But it is not just here in this place that we may see God’s glory. As the seraphs sing: “the whole earth is full of his glory”. With eyes and hearts open, we may begin to see glimpses of the glory of God in the most unexpected of places: in the kindness of a neighbour taking our rubbish to the tip, in the skill of a surgeon replacing someone’s arthritic hip; in the thoughtfulness of laying flowers outside the home of a grieving family; in the courage of someone standing up against injustice; in the beauty of the trees that line our streets. God’s glory shines all around. Pause and ask: where have I already seen his glory this day, even if at the time I failed to notice it. We stand on holy ground.
Isaiah’s response to the vision of God’s glory is two-fold: repentance and action.
Before the awesome greatness and holiness of God, Isaiah becomes more than aware of his own unworthiness. How can he be in the presence of a God who is so pure, so worthy of praise and adoration, so awesome, when he so consistently falls short? And he realises that it is not just him. The world in which he lives also falls so far short. He cries out: “I am a man of unclean lips amongst a people of unclean lips.”
In this morning’s Gospel reading, Peter’s reaction to the glory of God revealed in Jesus is similar. When under Jesus’ instruction they catch a shoal of fish so large it will almost sink their boat, his response is “Go away from me Lord. I am a sinful man.” In God’s presence we see what goodness and holiness are, and realise how far we fall short.
Over recent weeks I have found myself returning more and more in my prayers to that simple phrase: “Lord, have mercy”. In our services, we sang it throughout Epiphany and will do so again in Lent. At times during the last few weeks I have found that those three words have been the only words I could pray, whether when praying for those affected by the siege or last week’s tragic death, or whether praying for peace in Myanmar or the Ukraine, or whether for myself and my failure to love and act as I should. In God’s presence, there are times when those three words are enough: Lord have mercy. I wonder, for you, for who or for what are those words needed to be said today. Take a moment to pray them now: Lord, have mercy.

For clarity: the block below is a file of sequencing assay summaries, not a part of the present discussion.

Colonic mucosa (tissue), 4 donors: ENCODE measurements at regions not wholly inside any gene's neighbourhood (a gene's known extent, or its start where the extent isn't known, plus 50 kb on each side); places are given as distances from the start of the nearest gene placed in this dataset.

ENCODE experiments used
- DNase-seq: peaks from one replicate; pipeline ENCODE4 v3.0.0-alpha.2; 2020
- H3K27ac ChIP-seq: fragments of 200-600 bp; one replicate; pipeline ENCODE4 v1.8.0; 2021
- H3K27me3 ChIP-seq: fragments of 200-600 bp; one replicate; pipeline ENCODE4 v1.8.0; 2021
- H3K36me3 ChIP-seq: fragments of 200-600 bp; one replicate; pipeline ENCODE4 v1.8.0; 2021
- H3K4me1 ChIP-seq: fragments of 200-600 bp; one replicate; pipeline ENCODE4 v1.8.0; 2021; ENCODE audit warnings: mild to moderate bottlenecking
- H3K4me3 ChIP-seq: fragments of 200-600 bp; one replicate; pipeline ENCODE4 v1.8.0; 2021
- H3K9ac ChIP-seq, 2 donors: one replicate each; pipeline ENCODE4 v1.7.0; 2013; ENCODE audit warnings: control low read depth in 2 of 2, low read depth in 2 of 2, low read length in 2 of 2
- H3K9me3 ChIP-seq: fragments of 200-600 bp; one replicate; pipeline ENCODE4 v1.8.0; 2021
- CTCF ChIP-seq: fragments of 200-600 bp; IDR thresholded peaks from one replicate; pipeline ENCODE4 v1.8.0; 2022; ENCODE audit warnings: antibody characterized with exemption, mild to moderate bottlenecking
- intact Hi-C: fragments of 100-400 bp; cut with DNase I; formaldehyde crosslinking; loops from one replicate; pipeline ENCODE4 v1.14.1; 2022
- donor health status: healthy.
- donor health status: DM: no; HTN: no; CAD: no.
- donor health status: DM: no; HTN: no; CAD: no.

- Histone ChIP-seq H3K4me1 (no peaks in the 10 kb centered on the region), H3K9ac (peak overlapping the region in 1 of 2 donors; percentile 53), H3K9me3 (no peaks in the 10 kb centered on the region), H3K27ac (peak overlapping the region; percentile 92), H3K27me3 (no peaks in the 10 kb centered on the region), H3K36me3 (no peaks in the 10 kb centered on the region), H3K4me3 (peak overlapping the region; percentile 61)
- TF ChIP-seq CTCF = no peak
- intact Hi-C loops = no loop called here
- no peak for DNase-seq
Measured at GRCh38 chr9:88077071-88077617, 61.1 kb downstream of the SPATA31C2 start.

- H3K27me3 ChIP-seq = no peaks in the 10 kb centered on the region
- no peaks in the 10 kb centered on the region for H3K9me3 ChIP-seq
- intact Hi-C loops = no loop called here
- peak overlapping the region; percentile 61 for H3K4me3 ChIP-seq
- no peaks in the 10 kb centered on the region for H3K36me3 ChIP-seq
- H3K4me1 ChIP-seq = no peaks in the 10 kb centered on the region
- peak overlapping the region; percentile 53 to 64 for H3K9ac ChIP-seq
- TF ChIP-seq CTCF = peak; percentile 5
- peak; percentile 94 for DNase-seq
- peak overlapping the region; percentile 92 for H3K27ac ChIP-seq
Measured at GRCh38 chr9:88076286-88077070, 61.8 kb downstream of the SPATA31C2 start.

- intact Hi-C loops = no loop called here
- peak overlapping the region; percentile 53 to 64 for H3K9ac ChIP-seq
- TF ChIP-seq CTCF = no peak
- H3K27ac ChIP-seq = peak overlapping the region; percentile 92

God, in his mercy, does forgive us. Like with Isaiah, he takes away our guilt, he atones for our sins. And then he offers us the opportunity to serve. There is no coercion, no manipulation, in God’s invitation. He simply asks: “Who shall I send? Who will go for us?” And Isaiah responds: “Here am I. Send me.” Having experienced something of the glory and holiness of God, having received his mercy and forgiveness, how else could he respond?
The reality is that he could have walked away. Peter, when called by Jesus to go and fish for people, could also have turned round and said he was honoured to be asked, but really all he wanted to do was fish for fish. They had choices, and others around them, many of the people of Israel, many of those who heard Jesus, did just that, did walk away. And you can understand why. Responding to God’s call to serve him, to follow him, is not a guarantee of an easy life. Isaiah spent the rest of his life proclaiming a message that largely fell on deaf ears and unreceptive hearts. Peter, we are told, left everything to follow Jesus.
But responding to God’s call to serve, to follow, can lead to extraordinary things. Isaiah’s words may not have been heeded during his lifetime, but ever since, for the last two and a half thousand years, his words have resonated in the lives of every generation, offering hope and life. Peter became the rock on which Christ built his church.
We may never know the difference that responding to God’s call may make, but as with Isaiah and Peter, it is the only choice truly possible when we encounter the glory and forgiveness of God. I wonder where today you or I may be the answer to God saying “Who shall I send? Who will go for us?” Let’s allow God’s Spirit to prompt us as we take a moment to reflect now.